This quote from the well-received young adult novel The Summer of Jordi Perez (And the Best Burger in Los Angeles) by Amy Spalding vividly captures the essence of the novel: The main character’s (Abby Ives’s) striking line pictures the tensions between her mother and herself that are based in their different approaches to how to live a good life—and the good life is immediately connected to a healthy and slim body. While Abby stridently points out that her fat body visibly contradicts her mother’s lifestyle, the name of her mother’s business, “Eat Healthy with Norah!”—more order than invitation; and yes, the flashy exclamation mark is an integral part of it—is an emblem of her approach towards food, and that is postfeminist healthism.
What exactly is postfeminist healthism? Postfeminism, in a nutshell, describes the all-encompassing notion that Western societies have moved beyond sexist and sexualized discrimination and that gender roles are stable and fair. Therefore, our societies are no longer in need of feminist critique, activism, and (body) politics. Essentially, this leads to the assumption that whether women are successful or not is on them and them alone. Sociologist Rosalind Gill conceives “postfeminism as a sensibility” (148) to emphasize the omnipresence of postfeminism as it influences every part of daily life. Healthism, first coined by Robert Crawford in the 1980s, denotes the equally widespread conviction that health is a lifestyle choice that can be easily managed by each member of society through their conscious food and exercise habits. This turns health into a valuable goal that everyone should want to acquire. Postfeminist healthism, then, ties both notions together and reveals their similarities and synergies: It encapsulates a neoliberal stance in that it moves away from a structural critique of societal systems to lifestyle choices, which increases the individual’s responsibility and accountability. In their collective volume Postfeminism and Health, Sarah Riley, Adrienne Evans, and Martine Robson illustrate that this amalgamation of postfeminism and healthism is pivotal to understanding the complex hunt for well-being that women at the beginning of the twenty-first century are (supposed to be) engaged with if they want to live the ‘good (healthy) life.’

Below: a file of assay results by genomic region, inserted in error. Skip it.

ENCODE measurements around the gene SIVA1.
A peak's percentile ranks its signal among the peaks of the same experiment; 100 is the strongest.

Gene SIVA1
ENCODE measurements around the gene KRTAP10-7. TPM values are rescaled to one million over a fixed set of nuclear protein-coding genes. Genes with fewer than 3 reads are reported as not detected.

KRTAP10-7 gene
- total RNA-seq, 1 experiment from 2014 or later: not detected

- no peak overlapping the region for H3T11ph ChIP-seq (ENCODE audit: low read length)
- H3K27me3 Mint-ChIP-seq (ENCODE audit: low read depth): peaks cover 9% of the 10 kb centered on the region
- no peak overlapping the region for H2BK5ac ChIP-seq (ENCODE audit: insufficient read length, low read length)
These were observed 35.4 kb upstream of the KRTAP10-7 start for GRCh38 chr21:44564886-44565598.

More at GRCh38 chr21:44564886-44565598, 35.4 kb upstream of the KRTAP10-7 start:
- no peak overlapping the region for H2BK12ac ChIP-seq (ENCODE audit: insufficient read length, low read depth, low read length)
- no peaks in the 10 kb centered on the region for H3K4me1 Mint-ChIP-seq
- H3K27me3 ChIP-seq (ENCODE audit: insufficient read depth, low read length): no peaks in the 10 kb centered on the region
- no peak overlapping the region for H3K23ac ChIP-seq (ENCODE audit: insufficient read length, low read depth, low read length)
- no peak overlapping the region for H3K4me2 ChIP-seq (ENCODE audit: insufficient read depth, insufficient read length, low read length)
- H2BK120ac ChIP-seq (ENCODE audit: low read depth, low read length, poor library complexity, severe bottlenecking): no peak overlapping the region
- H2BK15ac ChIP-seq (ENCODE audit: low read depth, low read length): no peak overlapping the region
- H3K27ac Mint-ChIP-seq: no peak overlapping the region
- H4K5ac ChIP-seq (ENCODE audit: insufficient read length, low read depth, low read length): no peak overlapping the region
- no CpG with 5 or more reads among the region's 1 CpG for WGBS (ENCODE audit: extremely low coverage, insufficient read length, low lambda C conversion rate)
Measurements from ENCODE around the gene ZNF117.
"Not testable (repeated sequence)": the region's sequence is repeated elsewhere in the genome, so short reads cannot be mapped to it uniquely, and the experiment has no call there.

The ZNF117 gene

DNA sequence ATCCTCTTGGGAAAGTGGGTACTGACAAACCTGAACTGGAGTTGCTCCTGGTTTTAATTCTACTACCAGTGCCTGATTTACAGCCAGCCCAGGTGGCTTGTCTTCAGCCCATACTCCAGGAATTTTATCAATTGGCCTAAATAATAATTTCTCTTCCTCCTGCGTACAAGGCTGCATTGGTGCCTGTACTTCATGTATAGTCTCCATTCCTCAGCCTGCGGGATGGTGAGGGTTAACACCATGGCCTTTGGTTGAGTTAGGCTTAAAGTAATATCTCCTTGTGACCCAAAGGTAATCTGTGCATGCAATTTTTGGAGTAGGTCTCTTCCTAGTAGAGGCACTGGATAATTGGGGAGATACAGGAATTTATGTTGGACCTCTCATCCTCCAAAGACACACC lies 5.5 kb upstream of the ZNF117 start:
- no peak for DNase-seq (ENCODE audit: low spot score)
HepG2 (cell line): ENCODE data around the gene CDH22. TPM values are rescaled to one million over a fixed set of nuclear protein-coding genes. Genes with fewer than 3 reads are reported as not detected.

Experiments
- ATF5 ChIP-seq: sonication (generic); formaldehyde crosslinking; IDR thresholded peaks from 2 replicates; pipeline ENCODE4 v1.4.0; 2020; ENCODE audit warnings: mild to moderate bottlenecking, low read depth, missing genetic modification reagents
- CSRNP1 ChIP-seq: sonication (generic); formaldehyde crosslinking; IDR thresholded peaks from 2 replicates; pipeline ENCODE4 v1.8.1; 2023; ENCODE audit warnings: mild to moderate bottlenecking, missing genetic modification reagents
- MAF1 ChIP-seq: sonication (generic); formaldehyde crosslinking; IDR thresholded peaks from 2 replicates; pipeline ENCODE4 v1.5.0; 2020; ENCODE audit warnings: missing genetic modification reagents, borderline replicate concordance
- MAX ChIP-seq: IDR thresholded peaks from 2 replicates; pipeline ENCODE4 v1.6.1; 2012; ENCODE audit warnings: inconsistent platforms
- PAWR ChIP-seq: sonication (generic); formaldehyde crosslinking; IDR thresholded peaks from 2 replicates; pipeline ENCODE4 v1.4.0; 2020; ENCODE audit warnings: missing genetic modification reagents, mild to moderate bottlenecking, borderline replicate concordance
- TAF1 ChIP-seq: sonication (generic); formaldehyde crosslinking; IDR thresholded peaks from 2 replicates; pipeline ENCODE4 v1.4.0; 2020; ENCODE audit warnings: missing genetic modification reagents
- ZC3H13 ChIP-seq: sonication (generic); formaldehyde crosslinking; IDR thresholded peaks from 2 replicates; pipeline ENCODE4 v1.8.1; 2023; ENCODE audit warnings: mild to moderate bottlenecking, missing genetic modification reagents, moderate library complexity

Due to the disruptive potential of coming of age, young adult fiction often becomes a space in which this pressure of finding the good way to live is discursively portrayed and discussed. In The Summer of Jordi Perez, Abby’s feminism, which strives for further critical feminist engagement and questions the mandate to live healthily as a lifestyle, exposes and resents her mother’s postfeminist healthism.
Postfeminist Healthism, Marketing Strategies, and Motherhood
In a postfeminist healthist fashion, mothers who (to a certain extent) effortlessly raise their children in the name of health will be considered good mothers. That is why Norah Ives’s business may seem like a good thing: Norah is an up-and-coming businesswoman (including a signed book and TV deal), whose husband even quit his job in order to work for her in a field that is largely dominated by men. With ease, she breaks many of the glass ceilings on her way up the career ladder. Central to her business model of marketing a healthy lifestyle is that she encourages her followers to avoid carbohydrates at all costs because they are, according to Abby, Norah’s “big enemy” (86). It is not only the name of her brand but also Norah’s relationship to and more significantly her promotion of food rituals that show her embodiment of postfeminist healthism.